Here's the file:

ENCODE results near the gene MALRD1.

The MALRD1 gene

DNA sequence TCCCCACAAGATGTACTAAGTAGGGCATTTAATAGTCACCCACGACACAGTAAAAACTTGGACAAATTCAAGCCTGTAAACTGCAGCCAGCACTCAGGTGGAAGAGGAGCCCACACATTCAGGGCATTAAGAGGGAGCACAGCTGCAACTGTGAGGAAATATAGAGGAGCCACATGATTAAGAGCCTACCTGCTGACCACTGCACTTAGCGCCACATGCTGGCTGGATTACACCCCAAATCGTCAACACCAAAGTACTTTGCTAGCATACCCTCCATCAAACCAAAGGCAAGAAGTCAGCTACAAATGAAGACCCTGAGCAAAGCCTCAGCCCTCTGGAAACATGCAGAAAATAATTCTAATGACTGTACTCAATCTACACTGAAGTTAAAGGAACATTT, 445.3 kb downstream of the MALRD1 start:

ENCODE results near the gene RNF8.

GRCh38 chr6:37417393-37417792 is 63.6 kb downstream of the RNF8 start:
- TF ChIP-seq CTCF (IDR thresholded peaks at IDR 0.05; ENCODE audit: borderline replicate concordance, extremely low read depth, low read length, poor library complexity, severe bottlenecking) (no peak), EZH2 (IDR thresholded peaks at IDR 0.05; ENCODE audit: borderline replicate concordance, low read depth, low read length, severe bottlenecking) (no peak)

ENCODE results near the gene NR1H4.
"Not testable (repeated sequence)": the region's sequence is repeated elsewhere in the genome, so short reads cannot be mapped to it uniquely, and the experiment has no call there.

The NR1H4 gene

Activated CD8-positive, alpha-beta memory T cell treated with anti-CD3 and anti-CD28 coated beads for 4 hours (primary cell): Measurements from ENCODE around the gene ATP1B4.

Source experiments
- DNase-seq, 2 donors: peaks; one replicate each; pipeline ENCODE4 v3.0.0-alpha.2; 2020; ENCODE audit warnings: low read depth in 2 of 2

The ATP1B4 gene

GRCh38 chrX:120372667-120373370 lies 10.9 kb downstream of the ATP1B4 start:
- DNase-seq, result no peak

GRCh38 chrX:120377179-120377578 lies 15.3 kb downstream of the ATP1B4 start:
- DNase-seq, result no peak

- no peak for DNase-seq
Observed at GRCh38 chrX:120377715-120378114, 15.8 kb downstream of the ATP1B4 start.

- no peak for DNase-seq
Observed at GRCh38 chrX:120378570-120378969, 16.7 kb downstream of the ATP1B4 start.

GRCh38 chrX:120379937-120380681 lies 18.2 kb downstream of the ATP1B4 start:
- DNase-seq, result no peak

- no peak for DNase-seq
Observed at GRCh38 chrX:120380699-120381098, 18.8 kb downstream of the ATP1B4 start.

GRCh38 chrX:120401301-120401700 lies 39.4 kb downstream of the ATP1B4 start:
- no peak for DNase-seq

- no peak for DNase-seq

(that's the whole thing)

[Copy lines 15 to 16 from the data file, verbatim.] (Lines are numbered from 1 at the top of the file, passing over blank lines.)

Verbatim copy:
- DNase-seq, result no peak

GRCh38 chrX:120377179-120377578 lies 15.3 kb downstream of the ATP1B4 start: